Some beekeeping supplies can be washed or cleaned with a bleach solution to reduce the risks involved – beekeeping suits, hive tools, smokers etc.
But, many bee pathogens can not be seen with the naked eye. Everything looks just fine – but is it?
The most common disease feared by beekeepers is American Foul Brood. This is a bacterial disease that kills brood (young bees) usually after they are capped.
AFB is so contagious it can take down entire apiaries. There is no cure for a colony with AFB. Beekeepers have used treatments to suppress AFB but it does not eliminate the problem.
In some states, the beekeeper is required to burn infected hives (bees, equipment and all).
The biggest problem with AFB is what it leaves behind. The bacterial disease leaves behind spores.
Foul brood spores can survive in equipment for 50 years. They await the right conditions to develop into active AFB.
In larger cities, you may find a bee club with a special fumigation tank that can sanitize used beekeeping equipment properly. This is not normally an option for the small scale beekeeper.
Cleaning Old Bee Boxes
Aside from serious disease like AFB, there are things you can do to remove pests, eggs or debris from a used hive box.
There are several methods for cleaning used equipment, some processes are easier than others . Again, this will not stop disease but may help with hive pests such as wax moths, etc.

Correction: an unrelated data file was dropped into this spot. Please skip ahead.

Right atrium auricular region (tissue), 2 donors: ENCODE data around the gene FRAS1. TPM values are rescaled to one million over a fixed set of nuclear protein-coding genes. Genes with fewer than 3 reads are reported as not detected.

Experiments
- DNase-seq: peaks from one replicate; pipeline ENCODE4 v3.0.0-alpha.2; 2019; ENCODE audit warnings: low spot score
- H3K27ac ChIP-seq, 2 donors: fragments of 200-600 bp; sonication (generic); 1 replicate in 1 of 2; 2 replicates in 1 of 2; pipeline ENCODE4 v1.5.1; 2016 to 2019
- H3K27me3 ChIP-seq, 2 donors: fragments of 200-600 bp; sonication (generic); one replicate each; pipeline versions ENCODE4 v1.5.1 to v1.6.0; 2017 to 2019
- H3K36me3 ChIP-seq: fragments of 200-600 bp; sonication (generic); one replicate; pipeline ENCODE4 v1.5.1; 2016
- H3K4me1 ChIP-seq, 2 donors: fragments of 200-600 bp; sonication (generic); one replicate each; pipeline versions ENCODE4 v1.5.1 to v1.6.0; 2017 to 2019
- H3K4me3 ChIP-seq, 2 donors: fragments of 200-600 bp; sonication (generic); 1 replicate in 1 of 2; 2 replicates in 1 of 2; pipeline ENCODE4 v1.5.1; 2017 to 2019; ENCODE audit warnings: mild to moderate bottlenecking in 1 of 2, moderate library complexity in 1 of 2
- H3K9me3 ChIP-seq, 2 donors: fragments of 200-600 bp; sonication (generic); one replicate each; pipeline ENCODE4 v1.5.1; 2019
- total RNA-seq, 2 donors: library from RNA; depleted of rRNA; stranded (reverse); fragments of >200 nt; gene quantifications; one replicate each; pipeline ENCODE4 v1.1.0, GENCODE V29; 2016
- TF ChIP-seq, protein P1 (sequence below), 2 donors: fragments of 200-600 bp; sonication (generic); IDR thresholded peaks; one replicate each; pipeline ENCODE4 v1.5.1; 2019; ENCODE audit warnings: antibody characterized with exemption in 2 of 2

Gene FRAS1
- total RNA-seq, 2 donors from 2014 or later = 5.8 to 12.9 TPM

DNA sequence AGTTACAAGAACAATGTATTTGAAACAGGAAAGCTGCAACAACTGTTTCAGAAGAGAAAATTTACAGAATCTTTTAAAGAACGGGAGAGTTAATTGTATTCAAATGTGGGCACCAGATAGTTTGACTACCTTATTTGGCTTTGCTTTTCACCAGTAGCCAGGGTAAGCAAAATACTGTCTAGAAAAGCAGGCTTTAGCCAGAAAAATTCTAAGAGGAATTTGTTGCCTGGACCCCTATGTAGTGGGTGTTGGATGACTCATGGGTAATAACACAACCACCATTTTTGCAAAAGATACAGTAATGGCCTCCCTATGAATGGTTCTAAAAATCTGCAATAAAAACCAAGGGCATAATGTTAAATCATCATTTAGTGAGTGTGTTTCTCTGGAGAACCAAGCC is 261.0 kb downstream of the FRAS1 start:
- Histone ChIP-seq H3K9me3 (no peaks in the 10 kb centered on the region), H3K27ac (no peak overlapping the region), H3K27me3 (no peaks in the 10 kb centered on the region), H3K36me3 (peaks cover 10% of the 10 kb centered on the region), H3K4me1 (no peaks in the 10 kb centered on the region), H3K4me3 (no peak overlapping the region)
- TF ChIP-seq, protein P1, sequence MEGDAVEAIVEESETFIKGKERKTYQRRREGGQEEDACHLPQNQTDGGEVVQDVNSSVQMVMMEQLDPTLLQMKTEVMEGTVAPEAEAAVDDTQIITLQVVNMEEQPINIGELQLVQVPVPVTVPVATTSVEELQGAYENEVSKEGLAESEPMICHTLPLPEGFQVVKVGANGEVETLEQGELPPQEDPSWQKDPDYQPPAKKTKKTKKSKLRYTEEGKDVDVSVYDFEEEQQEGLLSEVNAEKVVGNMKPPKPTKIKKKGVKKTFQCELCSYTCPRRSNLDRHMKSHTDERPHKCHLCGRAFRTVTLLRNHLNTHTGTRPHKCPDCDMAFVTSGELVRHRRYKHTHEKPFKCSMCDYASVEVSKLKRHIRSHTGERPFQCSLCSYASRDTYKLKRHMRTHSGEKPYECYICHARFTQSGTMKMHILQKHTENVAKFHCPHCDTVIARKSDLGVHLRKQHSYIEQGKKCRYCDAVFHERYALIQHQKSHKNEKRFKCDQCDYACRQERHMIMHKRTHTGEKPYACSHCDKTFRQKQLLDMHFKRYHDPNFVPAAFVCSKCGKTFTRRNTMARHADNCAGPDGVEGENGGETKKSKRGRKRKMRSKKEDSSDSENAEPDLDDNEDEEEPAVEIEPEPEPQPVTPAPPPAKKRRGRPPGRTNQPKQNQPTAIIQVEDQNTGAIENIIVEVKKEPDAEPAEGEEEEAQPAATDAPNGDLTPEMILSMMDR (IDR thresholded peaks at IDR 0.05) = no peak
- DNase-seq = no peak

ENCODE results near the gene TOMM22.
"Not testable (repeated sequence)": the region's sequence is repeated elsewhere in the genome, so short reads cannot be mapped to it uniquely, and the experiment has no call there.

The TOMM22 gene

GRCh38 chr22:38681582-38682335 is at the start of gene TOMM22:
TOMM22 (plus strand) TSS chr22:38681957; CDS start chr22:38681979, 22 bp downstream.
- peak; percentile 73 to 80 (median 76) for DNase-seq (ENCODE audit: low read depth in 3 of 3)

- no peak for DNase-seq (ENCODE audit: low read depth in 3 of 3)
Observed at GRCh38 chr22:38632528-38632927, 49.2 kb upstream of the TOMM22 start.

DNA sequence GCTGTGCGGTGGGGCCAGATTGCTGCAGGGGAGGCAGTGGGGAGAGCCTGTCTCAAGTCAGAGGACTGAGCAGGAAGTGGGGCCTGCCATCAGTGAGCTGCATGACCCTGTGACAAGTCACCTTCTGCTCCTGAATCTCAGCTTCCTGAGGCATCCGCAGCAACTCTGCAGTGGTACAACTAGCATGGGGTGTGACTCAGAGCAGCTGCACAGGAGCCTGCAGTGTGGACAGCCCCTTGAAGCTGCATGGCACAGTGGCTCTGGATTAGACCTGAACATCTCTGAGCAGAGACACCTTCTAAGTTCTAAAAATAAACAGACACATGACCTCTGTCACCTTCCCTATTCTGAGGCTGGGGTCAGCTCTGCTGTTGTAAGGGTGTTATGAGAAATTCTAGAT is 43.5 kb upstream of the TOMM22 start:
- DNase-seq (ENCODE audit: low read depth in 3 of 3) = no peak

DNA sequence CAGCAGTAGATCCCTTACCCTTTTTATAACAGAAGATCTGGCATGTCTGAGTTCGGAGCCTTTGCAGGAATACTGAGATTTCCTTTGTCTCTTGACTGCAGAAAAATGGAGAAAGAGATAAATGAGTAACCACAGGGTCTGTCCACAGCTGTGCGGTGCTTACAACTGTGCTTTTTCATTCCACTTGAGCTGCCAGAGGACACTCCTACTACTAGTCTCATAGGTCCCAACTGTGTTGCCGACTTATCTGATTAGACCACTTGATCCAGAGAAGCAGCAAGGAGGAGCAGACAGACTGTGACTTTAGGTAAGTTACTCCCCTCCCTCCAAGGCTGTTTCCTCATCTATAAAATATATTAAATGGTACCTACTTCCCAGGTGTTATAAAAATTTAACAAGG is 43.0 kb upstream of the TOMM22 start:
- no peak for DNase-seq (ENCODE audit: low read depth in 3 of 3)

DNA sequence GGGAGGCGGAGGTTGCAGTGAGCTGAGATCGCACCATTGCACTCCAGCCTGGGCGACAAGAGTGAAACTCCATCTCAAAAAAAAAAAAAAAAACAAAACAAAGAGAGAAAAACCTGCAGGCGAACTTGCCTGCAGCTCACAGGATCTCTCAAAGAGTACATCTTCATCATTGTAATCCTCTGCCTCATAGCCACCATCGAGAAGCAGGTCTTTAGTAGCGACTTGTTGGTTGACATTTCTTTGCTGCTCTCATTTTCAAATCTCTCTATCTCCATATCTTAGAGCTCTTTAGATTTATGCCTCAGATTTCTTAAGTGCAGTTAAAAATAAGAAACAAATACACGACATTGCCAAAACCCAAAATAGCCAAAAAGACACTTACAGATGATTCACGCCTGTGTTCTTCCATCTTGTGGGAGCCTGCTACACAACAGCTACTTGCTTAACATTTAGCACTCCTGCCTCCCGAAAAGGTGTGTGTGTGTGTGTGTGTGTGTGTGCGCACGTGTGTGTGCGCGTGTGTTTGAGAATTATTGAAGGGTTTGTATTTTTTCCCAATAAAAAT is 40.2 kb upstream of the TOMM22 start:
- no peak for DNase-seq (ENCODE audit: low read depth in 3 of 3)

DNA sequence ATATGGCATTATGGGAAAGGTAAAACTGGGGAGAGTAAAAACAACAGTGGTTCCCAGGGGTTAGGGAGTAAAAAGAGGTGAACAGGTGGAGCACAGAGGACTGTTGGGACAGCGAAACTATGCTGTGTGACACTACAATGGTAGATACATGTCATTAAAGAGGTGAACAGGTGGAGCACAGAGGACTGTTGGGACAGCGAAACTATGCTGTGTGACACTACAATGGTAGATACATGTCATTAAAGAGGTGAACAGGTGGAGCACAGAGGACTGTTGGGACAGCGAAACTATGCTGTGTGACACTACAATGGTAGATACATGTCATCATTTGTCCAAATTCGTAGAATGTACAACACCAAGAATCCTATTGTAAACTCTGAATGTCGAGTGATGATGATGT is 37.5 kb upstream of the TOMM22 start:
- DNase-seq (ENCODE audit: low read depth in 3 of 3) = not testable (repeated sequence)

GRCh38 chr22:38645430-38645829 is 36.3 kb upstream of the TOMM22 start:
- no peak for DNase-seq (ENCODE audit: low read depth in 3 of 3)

Used Beekeeping Tools to Re-Use
Beekeeping tools are often handed down from generation to generation. This is an okay practice, as long as, you clean them before use.
Bee smokers and hive tools should pose a minimal risk if cleaned properly. Remove any wax, propolis or other residues.
I scorch all metal surfaces with a blow torch and then dip item in a mixture of Chlorox and water. No guarantees that the chlorox works – it just makes me feel better.
If the item is small enough, you can place in a freezer for a few days to kill any wax moth eggs you can’t see.
Used Beekeeping Suits & Veils
Recycling used beekeeper protective clothing should pose no problem. Make sure they are properly laundered before use.
I personally would not take a chance with gloves but if they are leather, you could sanitize them.
Finding Old Bee Hives for Sale
Let’s consider this for just a moment. When I say old bee hives, I am referring to hives that are still in good structural shape – they may have been empty for a couple of years.